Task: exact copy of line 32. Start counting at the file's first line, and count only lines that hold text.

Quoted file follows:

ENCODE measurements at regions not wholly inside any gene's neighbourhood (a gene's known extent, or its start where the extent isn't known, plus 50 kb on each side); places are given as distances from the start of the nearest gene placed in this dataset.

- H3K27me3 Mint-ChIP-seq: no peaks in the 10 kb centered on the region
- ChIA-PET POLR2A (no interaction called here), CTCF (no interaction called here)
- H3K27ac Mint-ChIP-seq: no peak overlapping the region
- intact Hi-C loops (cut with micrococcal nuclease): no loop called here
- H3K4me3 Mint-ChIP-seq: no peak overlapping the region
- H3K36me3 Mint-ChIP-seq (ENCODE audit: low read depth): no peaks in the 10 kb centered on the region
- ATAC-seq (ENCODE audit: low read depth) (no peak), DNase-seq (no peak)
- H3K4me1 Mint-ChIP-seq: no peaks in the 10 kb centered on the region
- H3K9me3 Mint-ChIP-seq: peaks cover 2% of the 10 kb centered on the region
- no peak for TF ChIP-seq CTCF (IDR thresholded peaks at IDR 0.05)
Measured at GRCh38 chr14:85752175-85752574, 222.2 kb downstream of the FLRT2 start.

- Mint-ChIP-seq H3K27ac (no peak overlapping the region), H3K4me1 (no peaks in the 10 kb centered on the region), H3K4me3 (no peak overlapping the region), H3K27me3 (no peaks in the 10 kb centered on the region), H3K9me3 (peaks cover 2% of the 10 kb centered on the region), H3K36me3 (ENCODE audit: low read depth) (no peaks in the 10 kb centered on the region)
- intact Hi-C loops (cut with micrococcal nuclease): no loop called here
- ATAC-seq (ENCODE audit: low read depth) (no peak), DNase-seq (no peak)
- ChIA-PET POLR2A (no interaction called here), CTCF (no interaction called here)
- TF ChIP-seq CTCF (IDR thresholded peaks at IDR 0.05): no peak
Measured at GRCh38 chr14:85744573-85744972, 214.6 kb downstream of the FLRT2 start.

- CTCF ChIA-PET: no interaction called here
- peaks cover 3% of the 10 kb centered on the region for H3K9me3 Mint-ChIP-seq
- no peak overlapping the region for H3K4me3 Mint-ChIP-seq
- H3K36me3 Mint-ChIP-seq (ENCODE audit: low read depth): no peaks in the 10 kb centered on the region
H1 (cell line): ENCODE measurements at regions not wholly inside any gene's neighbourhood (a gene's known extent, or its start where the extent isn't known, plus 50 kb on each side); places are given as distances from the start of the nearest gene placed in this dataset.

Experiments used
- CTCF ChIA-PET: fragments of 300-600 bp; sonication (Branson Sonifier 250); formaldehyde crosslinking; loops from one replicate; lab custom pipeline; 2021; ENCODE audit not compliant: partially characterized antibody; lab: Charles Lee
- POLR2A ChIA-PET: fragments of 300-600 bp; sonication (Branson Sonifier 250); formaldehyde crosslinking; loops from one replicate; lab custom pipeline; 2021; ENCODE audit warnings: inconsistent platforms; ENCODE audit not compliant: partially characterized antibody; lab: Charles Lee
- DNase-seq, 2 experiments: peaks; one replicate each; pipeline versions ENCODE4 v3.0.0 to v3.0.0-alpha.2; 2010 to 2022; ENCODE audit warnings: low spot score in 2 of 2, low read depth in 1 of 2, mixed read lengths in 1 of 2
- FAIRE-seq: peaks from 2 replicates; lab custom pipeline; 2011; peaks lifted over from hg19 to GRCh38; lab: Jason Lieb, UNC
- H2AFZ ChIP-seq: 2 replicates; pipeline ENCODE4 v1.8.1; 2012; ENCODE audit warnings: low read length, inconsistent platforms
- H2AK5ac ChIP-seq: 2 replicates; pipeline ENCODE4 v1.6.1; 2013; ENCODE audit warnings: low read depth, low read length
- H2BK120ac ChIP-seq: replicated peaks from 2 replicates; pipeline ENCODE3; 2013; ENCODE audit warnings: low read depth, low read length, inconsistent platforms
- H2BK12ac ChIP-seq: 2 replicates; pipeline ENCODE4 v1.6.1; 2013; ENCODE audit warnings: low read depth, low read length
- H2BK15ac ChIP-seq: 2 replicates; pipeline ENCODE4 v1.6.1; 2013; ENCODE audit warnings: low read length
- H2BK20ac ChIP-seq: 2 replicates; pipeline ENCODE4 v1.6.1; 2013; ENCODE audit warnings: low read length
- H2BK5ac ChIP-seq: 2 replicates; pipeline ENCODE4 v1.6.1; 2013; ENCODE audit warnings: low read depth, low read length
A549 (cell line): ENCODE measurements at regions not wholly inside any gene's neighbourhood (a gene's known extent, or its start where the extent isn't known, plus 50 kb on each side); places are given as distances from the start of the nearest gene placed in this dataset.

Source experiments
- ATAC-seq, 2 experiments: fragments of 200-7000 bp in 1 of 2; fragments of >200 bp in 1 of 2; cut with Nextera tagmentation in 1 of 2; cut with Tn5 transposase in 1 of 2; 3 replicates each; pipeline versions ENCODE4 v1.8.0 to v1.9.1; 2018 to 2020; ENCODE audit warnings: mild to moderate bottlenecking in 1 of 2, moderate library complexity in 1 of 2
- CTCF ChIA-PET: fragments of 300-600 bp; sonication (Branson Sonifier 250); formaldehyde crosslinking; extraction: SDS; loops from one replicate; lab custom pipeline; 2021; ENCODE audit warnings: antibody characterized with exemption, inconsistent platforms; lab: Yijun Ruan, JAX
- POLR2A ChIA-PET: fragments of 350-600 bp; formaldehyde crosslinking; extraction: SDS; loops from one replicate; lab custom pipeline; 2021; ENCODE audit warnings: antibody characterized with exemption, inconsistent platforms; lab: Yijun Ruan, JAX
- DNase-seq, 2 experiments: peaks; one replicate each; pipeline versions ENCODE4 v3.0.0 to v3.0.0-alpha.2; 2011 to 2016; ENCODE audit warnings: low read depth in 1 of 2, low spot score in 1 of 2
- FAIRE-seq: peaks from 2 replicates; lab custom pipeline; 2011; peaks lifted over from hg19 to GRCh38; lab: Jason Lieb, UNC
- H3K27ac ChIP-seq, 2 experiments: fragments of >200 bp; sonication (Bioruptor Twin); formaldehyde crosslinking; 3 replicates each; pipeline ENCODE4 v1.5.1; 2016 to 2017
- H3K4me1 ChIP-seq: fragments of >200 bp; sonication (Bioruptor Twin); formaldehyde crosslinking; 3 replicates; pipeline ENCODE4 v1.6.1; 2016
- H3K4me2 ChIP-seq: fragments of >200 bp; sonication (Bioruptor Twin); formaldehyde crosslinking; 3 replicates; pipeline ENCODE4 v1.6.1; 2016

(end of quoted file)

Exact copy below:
- H2BK12ac ChIP-seq: 2 replicates; pipeline ENCODE4 v1.6.1; 2013; ENCODE audit warnings: low read depth, low read length